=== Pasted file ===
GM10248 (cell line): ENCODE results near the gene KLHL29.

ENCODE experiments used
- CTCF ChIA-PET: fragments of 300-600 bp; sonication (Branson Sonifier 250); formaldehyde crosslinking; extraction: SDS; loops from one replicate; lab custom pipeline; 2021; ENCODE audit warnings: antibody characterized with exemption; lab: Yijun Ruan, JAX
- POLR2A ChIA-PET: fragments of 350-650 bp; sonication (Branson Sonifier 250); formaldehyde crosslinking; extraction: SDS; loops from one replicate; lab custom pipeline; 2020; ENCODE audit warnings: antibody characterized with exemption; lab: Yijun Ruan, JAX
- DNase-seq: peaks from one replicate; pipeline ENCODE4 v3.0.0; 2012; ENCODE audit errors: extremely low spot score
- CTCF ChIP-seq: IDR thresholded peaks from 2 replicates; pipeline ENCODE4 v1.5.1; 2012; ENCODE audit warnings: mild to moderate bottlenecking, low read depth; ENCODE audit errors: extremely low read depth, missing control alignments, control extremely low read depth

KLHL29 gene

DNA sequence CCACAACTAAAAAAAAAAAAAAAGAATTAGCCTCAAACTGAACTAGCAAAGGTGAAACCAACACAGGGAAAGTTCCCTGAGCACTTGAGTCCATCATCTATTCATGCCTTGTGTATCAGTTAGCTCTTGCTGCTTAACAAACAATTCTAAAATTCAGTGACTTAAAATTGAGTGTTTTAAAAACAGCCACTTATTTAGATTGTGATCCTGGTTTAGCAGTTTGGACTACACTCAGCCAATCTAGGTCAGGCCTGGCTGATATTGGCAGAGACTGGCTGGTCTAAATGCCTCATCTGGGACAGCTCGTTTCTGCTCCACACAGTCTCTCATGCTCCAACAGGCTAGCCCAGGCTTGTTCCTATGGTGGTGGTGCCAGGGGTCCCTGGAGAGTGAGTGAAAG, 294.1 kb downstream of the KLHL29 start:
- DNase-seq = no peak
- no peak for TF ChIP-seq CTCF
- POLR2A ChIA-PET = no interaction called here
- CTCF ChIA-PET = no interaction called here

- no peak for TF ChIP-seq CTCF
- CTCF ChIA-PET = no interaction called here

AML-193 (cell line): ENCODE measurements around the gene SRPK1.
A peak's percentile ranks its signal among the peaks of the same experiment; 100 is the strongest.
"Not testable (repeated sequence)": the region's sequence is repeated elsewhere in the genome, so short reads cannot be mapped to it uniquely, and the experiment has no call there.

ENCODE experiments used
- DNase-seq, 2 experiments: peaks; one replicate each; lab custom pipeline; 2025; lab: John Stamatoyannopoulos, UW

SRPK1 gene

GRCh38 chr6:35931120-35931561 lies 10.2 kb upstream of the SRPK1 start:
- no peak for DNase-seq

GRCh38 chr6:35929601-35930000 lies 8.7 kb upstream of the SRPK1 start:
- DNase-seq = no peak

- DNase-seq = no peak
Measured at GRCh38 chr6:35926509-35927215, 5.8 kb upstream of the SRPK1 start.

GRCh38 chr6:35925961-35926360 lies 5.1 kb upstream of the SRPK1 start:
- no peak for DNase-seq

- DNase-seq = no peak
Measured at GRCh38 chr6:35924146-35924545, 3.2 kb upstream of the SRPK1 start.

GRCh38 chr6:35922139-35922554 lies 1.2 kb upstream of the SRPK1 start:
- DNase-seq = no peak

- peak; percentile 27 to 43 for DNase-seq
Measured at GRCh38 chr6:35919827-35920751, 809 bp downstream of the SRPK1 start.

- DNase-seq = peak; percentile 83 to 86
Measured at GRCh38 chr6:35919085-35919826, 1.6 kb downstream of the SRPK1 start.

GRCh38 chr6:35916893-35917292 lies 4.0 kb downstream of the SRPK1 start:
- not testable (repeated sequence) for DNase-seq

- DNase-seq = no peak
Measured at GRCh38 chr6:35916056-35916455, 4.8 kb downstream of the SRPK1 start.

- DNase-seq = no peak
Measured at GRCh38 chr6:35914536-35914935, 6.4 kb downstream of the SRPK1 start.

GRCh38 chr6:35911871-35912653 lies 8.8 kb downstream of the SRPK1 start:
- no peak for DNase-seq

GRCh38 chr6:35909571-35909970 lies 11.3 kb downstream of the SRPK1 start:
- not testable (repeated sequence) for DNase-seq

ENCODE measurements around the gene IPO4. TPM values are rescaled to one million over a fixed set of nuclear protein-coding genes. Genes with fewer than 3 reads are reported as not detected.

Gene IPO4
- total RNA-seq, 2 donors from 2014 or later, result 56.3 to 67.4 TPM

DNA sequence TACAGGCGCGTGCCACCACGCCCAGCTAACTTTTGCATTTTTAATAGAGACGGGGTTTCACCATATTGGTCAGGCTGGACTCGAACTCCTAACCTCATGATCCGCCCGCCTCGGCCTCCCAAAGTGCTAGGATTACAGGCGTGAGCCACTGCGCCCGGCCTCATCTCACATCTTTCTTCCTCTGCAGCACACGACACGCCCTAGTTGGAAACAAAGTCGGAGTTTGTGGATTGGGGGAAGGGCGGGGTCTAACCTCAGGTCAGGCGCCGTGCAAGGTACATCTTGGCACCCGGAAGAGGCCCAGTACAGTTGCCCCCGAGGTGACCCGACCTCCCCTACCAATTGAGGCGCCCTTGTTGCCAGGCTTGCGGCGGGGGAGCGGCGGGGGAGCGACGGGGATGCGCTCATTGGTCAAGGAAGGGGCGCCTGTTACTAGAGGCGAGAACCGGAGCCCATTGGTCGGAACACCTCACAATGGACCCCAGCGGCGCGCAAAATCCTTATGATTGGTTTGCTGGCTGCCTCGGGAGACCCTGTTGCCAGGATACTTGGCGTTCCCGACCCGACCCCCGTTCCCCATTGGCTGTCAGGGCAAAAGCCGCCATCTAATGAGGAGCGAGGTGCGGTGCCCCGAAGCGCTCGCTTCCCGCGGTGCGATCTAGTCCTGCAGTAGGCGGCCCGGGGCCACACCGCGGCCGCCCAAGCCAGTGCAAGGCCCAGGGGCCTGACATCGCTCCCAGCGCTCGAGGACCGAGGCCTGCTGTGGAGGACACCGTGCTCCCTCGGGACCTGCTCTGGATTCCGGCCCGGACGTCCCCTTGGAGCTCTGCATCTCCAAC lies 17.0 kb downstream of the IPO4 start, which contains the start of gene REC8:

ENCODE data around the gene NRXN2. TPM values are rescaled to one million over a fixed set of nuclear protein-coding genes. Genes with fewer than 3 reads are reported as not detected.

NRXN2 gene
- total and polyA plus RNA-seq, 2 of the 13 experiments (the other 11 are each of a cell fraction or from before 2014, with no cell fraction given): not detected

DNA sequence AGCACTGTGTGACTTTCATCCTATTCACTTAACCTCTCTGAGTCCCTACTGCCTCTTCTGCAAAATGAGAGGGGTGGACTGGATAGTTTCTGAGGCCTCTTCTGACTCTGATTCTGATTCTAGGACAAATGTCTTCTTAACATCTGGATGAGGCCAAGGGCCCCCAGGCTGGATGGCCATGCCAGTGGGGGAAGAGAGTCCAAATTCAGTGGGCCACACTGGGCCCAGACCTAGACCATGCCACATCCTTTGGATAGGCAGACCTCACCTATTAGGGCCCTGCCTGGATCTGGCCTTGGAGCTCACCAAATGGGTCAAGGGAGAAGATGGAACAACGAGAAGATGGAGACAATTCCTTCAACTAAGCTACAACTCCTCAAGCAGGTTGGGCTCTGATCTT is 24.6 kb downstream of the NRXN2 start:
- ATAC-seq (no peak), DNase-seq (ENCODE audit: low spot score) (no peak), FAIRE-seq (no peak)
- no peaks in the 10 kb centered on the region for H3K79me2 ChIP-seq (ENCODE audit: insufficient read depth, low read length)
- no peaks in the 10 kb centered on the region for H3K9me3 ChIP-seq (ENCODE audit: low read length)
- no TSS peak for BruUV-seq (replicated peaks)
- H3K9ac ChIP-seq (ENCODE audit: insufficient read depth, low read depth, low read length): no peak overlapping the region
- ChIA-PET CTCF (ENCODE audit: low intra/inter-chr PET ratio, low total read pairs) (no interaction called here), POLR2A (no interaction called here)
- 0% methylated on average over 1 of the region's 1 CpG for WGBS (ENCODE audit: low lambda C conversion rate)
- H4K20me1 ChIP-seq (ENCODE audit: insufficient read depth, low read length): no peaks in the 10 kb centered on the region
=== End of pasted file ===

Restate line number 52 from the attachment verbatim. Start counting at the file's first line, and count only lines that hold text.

NRXN2 gene